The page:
We plan to put five questions to each of the WXG (www.wxg.co.uk) conference’s speakers to give you a look into their talks, histories and what inspires them to do what they do. Introducing the seventh speaker, Jon Tan. Why did you agree to speak at WXG?

The Kyan folks seem lovely, and I do most of my talks in the States, so the chance of speaking at home is a real treat.

What do you think delegates will get out of your talk?

I hope people get some solid knowledge of the current science behind how humans perceive and interpret typography. I hope that helps them talk with more authority about type with colleagues and clients to get a better result for the people using their work.

How did you get into typography?

I started with plate and press in the very early 90s. At the time, I DJ'd and ran club nights, and wanted our flyers to have a specific typographic aesthetic. I didn't even have the vocabulary to describe what I wanted to do, but I wanted to try. My partner was studying graphic design but the courses seemed totally focussed on advertising, and not for me, so I taught myself. Digital design was in its infancy, but setting type by hand led me on a journey into graphic design that still continues. When I found web design I felt like I’d found a home. It was information design. Text (therefore type) based. Technical and creative. I loved it, and jumped in with two feet.

Who is your inspiration in the industry?

There are so many these days, but Reid Miles and Peter Saville blew me away with their graphic design work early on. On the web, Doug Bowman’s work with the Wired team for their standards-based redesign in 2002 was a seminal moment. I’m still inspired by durable informational work and simple immersive design rather than the bells and whistles of impact, advertising design. Most of all though, the humanity and generosity of many people is an inspiration, whether they’re in the industry or not.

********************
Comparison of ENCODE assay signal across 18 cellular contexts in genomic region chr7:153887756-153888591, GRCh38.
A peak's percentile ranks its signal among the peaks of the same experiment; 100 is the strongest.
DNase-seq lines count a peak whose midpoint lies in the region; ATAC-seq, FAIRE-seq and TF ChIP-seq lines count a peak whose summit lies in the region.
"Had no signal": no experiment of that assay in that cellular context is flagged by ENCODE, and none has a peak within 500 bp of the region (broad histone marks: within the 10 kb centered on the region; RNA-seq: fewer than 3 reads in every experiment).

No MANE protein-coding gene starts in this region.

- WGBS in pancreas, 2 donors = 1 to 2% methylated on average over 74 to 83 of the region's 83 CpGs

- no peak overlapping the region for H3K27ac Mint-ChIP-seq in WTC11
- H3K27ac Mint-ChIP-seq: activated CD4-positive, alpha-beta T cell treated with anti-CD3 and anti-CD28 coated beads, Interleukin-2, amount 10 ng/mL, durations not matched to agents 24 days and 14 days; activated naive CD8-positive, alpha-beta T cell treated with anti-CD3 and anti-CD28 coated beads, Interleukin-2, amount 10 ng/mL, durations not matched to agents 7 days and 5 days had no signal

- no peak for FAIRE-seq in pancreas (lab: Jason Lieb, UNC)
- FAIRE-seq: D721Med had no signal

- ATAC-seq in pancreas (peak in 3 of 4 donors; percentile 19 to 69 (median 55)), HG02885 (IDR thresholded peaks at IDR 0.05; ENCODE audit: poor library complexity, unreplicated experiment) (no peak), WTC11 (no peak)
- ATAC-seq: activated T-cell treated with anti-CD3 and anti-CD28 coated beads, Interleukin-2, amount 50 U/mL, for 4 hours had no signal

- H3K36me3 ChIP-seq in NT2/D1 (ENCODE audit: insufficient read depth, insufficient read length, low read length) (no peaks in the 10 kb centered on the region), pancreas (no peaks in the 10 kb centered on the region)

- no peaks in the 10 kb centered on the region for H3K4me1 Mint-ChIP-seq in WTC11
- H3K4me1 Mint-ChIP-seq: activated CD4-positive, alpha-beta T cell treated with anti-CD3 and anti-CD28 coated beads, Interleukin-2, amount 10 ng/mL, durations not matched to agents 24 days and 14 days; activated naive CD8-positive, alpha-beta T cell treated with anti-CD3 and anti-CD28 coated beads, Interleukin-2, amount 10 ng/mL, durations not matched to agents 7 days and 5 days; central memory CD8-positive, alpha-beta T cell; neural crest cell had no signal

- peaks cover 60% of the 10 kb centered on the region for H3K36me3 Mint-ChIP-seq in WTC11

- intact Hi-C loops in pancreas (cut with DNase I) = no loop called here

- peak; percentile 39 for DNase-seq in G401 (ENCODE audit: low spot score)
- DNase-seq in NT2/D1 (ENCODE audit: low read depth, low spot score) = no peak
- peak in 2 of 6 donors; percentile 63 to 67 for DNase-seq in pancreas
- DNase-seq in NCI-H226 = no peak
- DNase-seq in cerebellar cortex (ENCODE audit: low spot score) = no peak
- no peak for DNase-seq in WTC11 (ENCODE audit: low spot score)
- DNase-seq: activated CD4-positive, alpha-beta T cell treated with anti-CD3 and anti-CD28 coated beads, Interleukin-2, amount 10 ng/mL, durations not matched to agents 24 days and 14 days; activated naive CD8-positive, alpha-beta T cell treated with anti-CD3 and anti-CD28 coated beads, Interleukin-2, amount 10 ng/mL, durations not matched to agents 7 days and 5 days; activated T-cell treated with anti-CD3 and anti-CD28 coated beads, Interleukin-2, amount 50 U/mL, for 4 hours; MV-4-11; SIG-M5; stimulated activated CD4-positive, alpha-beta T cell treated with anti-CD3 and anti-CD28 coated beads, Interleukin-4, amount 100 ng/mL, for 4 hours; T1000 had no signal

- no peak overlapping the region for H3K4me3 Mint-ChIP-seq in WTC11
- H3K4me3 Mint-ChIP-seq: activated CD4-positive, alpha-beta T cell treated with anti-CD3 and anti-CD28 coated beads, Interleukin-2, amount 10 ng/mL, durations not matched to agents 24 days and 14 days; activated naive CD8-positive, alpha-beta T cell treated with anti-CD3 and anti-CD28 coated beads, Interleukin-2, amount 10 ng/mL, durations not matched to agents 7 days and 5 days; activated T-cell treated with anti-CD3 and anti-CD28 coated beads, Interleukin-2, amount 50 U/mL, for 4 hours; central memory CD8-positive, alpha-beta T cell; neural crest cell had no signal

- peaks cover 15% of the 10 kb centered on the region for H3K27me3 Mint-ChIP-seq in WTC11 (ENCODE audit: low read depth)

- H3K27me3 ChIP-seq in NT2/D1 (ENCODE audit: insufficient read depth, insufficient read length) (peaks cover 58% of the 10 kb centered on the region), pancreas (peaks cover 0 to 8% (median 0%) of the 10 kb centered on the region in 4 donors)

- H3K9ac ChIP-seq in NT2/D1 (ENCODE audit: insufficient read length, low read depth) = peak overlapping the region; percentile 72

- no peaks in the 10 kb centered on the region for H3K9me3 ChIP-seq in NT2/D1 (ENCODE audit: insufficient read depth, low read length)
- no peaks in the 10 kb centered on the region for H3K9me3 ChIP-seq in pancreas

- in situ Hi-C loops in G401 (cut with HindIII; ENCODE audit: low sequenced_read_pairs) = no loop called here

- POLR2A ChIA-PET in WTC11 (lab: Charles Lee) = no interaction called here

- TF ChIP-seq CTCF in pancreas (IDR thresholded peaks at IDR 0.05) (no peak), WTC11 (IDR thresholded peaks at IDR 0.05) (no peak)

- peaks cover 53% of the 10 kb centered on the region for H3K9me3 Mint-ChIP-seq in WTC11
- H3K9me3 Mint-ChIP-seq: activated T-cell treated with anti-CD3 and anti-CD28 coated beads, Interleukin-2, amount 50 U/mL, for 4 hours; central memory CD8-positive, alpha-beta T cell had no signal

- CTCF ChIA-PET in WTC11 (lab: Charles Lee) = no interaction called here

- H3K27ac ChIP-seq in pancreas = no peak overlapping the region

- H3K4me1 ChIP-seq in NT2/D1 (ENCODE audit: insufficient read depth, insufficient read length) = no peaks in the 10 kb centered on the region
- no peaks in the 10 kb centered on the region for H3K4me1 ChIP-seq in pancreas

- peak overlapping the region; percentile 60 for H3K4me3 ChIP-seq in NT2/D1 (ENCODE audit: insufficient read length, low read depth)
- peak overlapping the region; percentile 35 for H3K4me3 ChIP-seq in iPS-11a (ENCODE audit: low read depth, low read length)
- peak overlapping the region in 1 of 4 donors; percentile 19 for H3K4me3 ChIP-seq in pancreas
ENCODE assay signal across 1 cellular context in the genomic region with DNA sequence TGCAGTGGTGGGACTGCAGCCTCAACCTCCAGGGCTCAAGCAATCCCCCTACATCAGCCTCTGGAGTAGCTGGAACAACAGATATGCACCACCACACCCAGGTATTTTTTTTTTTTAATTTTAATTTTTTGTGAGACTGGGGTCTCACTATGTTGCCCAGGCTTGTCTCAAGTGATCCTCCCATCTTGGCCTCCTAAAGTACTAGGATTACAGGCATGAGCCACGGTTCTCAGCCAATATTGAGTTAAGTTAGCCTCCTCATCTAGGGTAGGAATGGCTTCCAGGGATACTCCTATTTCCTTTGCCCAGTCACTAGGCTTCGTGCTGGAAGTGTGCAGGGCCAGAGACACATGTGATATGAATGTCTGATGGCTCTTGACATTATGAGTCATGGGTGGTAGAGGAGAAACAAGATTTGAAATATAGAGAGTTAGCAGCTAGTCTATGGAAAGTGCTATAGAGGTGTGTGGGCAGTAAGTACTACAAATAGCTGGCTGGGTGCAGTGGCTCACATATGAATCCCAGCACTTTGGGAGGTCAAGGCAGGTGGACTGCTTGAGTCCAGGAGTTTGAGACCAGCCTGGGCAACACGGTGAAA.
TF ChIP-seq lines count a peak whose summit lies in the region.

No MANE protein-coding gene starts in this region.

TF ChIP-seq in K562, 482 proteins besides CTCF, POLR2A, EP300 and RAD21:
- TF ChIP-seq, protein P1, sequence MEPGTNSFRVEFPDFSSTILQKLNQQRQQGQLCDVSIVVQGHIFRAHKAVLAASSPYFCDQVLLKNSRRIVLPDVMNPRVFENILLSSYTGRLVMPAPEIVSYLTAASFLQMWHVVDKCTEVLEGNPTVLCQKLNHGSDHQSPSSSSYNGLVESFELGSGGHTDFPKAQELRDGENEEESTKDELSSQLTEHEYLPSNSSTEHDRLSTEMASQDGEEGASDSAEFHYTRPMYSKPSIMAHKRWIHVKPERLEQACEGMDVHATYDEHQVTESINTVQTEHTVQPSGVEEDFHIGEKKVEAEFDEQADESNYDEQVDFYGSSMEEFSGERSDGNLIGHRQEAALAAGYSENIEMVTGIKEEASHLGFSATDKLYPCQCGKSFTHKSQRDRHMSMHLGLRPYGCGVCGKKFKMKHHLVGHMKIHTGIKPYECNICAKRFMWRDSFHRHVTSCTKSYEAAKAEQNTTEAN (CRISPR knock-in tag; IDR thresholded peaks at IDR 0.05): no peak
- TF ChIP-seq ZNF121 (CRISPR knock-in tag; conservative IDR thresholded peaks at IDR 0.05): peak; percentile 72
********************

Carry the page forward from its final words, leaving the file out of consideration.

What advice would you give to someone new to the industry?

No matter what your learning style, the web has a route for you to start learning, keep learning, and earn a living. Techniques change fast, but the principle of universality remains constant. Learn principles to evaluate techniques, but most of all, listen to everyone and speak to everyone. The best people I know in the industry love to help if they can, and never, ever feel you have nothing to give back or contribute—everyone has, especially when they’re just starting out.

If you want to find out more or reserve tickets to the WXG event visit: http://wxg.co.uk/